Following the trauma, children may initially show agitated or confused behavior. They also may show intense fear, helplessness, anger, sadness, horror or denial. Children who experience repeated trauma may develop a kind of emotional numbing to deaden or block the pain and trauma. This is called dissociation. Children with PTSD avoid situations or places that remind them of the trauma. They may also become less responsive emotionally, depressed, withdrawn, and more detached from their feelings.

A child with PTSD may also re-experience the traumatic event by:

  • having frequent memories of the event, or in young children, play in which some or all of the trauma is repeated over and over
  • having upsetting and frightening dreams
  • acting or feeling like the experience is happening again
  • developing repeated physical or emotional symptoms when the child is reminded of the event
  • Jerzy Grzebieluch MD PTSD treatment in Fort [...] 
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By |October 17th, 2014|Blog|Comments Off on PTSD treatment : Psychiatrist is Fort Walton Beach, Jerzy Grzebieluch MD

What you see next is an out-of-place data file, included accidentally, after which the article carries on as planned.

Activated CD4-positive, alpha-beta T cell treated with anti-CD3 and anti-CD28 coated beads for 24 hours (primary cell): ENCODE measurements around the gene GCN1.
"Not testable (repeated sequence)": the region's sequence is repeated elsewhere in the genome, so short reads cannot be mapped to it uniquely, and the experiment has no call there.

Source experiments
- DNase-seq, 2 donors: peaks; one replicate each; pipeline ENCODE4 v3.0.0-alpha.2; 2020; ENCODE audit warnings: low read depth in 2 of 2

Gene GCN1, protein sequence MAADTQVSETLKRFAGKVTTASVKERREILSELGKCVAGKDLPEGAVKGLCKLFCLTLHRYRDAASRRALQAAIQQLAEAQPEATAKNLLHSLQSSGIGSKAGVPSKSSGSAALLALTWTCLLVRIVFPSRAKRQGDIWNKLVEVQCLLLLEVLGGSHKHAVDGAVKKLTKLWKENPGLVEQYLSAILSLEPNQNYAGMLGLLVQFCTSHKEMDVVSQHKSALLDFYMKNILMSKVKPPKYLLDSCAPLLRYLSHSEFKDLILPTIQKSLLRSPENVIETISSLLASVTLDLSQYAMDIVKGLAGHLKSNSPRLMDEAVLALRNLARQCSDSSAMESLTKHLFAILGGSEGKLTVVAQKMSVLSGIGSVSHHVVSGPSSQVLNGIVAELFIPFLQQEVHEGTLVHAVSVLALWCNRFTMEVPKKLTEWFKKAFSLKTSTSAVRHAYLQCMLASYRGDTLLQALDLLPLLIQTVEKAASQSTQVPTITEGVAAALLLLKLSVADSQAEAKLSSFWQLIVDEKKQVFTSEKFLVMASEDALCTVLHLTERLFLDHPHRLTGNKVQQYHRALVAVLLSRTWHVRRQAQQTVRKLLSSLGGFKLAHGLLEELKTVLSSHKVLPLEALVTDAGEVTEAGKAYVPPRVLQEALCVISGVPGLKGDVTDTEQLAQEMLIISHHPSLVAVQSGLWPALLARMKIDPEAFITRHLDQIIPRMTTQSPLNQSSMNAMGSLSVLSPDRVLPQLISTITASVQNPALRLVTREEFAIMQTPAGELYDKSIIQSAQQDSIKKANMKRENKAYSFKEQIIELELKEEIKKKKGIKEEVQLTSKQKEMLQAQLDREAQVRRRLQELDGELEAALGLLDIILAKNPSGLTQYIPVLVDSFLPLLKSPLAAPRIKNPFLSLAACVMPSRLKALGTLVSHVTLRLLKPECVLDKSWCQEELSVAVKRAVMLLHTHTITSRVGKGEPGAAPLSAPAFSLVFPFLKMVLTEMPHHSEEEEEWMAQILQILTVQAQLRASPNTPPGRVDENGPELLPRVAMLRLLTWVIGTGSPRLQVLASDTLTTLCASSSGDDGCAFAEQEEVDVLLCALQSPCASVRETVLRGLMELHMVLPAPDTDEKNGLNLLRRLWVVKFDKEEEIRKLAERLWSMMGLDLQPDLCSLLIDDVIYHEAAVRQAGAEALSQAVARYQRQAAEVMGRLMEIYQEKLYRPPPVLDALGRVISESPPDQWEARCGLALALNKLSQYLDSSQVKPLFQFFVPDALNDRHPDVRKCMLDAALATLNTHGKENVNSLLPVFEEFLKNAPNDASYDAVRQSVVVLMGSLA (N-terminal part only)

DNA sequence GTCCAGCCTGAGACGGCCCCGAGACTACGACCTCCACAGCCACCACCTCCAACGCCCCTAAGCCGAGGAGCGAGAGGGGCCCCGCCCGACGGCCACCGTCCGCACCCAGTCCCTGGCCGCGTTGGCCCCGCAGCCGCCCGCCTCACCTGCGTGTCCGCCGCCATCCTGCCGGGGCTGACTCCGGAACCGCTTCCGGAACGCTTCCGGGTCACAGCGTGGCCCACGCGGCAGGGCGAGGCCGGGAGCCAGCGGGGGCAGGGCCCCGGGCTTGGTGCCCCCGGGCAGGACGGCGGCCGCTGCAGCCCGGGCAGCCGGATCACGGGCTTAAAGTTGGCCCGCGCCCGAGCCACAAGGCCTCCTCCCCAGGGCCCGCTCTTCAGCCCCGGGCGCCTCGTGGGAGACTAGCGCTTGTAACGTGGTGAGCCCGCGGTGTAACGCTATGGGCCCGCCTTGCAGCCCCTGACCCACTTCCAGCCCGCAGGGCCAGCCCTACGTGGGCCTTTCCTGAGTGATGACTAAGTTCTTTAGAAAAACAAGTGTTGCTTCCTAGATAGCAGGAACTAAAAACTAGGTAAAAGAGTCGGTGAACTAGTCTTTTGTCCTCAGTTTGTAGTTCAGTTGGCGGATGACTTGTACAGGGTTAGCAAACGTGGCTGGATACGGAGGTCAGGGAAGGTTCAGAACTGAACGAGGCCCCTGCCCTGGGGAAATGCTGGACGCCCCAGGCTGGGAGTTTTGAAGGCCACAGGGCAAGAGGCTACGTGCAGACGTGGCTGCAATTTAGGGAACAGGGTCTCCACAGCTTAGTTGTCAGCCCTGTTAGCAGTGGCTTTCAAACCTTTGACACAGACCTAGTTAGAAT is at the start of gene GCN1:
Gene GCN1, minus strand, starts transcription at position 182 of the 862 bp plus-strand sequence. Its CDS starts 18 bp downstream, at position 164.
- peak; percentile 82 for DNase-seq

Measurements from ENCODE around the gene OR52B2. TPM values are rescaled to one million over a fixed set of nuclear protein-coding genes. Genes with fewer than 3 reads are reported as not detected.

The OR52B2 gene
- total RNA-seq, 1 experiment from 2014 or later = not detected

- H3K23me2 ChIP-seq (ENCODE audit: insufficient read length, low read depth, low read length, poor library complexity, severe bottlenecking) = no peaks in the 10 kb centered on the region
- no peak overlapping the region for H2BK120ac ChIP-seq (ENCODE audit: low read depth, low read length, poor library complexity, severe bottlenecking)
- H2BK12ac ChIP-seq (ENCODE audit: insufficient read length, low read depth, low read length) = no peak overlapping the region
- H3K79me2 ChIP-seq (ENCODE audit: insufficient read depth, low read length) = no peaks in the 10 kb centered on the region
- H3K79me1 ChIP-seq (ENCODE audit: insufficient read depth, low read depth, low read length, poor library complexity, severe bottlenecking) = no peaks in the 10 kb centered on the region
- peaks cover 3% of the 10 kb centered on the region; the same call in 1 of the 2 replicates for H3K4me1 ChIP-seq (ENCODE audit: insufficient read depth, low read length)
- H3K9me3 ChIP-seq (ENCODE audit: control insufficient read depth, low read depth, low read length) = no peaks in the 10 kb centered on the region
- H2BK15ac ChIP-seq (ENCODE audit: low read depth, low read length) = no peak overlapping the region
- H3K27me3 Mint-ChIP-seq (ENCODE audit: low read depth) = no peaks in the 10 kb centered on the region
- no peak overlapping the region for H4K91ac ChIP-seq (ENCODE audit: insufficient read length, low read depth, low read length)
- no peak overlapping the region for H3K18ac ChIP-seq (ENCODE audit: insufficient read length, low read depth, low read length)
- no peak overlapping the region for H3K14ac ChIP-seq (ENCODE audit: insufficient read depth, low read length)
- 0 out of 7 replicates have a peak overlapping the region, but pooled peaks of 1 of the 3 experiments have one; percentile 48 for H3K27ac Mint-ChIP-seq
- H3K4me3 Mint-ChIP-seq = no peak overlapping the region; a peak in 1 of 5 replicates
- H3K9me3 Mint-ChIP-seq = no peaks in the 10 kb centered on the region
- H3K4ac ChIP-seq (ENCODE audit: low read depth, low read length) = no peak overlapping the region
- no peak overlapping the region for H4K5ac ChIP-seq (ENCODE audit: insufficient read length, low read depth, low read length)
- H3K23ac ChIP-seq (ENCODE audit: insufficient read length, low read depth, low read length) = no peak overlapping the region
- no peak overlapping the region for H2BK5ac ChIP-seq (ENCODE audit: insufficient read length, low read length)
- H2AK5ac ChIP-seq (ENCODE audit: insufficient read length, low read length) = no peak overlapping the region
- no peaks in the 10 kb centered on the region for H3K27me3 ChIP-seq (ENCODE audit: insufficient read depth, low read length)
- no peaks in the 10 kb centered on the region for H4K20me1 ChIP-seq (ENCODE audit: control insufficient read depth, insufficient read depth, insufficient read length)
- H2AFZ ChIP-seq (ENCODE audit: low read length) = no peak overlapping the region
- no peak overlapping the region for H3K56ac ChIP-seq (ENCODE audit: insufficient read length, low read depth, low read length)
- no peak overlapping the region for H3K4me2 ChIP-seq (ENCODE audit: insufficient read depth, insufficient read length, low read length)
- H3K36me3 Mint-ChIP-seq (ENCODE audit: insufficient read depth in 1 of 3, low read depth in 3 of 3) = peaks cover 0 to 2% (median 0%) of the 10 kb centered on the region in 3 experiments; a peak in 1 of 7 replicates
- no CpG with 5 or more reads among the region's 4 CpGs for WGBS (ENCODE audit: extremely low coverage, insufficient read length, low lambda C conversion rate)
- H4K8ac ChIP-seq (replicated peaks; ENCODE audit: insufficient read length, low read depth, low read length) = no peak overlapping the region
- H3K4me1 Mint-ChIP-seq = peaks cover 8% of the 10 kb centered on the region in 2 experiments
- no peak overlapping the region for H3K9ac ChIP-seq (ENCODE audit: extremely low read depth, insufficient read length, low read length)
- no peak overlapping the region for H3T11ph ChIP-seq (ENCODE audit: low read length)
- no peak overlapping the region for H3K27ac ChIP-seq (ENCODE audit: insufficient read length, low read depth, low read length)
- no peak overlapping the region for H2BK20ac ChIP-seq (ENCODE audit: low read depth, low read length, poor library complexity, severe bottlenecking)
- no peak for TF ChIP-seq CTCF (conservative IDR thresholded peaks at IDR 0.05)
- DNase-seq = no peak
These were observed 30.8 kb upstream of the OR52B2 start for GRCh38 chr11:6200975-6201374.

Belsomra – new sleeping pill: insomnia treatment by Psychiatrist in Fort Walton Beach Jerzy Grzebieluch MD

The U.S. Food and Drug Administration  approved Belsomra (suvorexant) tablets for use as needed to treat difficulty in falling and staying asleep (insomnia).

Belsomra is an orexin receptor antagonist and is the first approved drug of this type. Orexins are chemicals that are involved in regulating the sleep-wake cycle and play a role in keeping people awake. Belsomra alters the signaling (action) of orexin in the brain.

By |October 12th, 2014|Blog|Comments Off on Belsomra – new sleeping pill: insomnia treatment by Psychiatrist in Fort Walton Beach Jerzy Grzebieluch MD

Autism Treatment in Fort Walton Beach, Destin by Psychiatrist Jerzy Grzebieluch MD

What Is Autism Spectrum Disorder?

Autism spectrum disorder (ASD) is characterized by:

  • Persistent deficits in social communication and social interaction across multiple contexts;